2. Michael S. Orfanedes, Commercial Horticulture Extension Agent, Broward County Division of Agriculture and Extension Education, Davie; Jonathan H. Crane, Tropical Fruit Crop Specialist, University of Florida, Tropical REC, Homestead, and Carlos F. Balerdi, Multi-County Tropical Fruit Crops Extension Agent, Miami-Dade County Cooperative Extension Service, Homestead. Acknowledgement: Contributions from William Hopkins Jr., Hopkins Rare Fruit Nursery, Ft. Lauderdale.


The Institute of Food and Agricultural Sciences (IFAS) is an Equal Employment Opportunity - Affirmative Action Employer authorized to provide research, educational information and other services only to individuals and institutions that function without regard to race, creed, color, religion, age, disability, sex, sexual orientation, marital status, national origin, political opinions or affiliations. For information on obtaining other extension publications, contact your county Cooperative Extension Service office.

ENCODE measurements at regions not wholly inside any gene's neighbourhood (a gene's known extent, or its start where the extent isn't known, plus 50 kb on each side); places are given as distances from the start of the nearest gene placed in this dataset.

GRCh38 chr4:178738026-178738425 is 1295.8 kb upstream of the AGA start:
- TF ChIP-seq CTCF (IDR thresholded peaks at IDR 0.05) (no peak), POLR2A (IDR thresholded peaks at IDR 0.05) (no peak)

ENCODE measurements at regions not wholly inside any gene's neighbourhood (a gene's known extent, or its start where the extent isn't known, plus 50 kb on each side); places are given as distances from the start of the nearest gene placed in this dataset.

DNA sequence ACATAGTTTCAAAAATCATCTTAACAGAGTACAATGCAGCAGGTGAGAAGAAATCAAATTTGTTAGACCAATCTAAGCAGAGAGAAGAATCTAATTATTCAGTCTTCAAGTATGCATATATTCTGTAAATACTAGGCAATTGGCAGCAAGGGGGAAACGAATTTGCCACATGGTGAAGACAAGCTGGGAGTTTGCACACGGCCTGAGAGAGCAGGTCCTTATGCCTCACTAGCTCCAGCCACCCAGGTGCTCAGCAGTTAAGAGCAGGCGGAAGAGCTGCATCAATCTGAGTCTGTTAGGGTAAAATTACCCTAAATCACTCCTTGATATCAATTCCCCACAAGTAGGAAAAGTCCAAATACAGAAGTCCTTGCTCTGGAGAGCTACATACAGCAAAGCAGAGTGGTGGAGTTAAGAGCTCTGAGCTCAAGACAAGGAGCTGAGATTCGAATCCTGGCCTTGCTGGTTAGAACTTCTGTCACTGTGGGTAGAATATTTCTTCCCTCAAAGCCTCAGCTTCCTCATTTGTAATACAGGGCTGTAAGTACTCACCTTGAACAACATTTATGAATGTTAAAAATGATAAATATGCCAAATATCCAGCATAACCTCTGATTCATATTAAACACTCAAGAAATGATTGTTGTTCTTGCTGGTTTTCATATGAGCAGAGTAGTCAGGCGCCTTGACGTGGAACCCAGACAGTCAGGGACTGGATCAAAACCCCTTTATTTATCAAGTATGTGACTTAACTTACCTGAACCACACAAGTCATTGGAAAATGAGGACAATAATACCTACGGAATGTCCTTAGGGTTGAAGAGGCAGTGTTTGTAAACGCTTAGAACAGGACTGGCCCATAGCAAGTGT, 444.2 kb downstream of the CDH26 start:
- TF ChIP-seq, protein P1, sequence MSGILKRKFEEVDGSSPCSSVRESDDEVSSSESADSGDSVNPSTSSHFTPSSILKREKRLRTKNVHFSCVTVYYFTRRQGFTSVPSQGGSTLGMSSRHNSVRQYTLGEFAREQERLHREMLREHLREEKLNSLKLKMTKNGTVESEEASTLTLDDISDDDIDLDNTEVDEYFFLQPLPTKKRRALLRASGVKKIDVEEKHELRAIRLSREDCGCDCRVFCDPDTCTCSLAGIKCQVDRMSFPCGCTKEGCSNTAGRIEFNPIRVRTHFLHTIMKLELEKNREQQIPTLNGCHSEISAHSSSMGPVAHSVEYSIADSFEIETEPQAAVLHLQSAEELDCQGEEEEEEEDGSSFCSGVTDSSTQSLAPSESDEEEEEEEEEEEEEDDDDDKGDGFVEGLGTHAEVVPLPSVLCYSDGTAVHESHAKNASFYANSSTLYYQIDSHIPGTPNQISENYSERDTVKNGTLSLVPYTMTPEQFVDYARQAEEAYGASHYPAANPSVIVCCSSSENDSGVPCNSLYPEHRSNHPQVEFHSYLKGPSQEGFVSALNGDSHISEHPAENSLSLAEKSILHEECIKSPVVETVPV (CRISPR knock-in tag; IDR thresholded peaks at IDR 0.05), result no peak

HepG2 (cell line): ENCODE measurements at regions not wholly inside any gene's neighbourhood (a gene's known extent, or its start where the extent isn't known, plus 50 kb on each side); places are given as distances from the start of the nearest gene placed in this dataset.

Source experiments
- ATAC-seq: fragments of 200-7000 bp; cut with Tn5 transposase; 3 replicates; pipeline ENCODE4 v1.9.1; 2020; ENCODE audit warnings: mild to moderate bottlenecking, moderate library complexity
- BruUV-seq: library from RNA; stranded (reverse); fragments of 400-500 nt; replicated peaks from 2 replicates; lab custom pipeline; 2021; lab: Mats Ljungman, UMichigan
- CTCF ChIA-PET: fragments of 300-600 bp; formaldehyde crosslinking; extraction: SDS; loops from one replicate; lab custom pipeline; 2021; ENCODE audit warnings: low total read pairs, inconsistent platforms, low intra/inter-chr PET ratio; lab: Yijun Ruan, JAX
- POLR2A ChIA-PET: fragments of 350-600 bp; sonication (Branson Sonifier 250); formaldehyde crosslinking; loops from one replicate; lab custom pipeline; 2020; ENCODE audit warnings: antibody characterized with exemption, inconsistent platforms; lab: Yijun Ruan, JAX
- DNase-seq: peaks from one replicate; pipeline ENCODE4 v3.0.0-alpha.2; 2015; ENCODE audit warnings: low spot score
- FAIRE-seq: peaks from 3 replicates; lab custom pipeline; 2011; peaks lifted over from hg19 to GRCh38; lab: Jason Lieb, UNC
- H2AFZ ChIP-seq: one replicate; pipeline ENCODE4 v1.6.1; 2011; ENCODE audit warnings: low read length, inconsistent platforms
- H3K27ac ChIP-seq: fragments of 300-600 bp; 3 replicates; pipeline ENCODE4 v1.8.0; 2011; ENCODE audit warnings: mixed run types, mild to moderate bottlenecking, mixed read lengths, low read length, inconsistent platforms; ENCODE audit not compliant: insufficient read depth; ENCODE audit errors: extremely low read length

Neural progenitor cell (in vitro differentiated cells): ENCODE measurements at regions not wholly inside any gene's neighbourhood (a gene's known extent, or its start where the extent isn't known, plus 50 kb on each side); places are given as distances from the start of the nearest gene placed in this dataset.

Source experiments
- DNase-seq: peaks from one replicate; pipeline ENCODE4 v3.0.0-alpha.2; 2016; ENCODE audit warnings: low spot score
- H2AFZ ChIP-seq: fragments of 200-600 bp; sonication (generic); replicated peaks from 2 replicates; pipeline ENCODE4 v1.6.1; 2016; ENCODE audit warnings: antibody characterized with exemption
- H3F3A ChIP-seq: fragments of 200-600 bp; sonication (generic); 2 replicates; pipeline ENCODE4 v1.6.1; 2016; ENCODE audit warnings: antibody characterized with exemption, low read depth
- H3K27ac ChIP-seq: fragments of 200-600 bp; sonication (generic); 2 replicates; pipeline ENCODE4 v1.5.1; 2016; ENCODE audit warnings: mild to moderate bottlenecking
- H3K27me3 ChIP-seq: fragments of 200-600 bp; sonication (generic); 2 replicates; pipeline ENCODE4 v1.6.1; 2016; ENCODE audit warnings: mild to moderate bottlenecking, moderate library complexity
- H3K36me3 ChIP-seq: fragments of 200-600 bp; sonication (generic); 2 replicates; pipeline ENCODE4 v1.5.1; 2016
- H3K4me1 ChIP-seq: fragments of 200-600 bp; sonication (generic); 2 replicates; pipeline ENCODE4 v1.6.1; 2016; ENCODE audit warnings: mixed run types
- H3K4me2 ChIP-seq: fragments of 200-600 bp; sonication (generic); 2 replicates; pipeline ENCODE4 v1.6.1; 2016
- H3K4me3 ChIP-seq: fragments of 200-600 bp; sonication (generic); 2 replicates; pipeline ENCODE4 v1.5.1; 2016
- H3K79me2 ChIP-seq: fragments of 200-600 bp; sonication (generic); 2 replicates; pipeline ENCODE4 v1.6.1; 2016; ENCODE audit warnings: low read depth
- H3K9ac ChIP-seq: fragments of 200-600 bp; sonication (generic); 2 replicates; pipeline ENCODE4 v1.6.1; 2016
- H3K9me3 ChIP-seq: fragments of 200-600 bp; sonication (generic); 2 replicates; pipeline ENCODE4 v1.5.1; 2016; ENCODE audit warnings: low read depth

Florida Cooperative Extension Service / Institute of Food and Agricultural Sciences / University of Florida / Larry R. Arrington, Interim Dean



Copyright Information

This document is copyrighted by the University of Florida, Institute of Food and Agricultural Sciences (UF/IFAS) for the people of the State of Florida. UF/IFAS retains all rights under all conventions, but permits free reproduction by all agents and offices of the Cooperative Extension Service and the people of the State of Florida. Permission is granted to others to use these materials in part or in full for educational purposes, provided that full credit is given to the UF/IFAS, citing the publication, its source, and date of publication.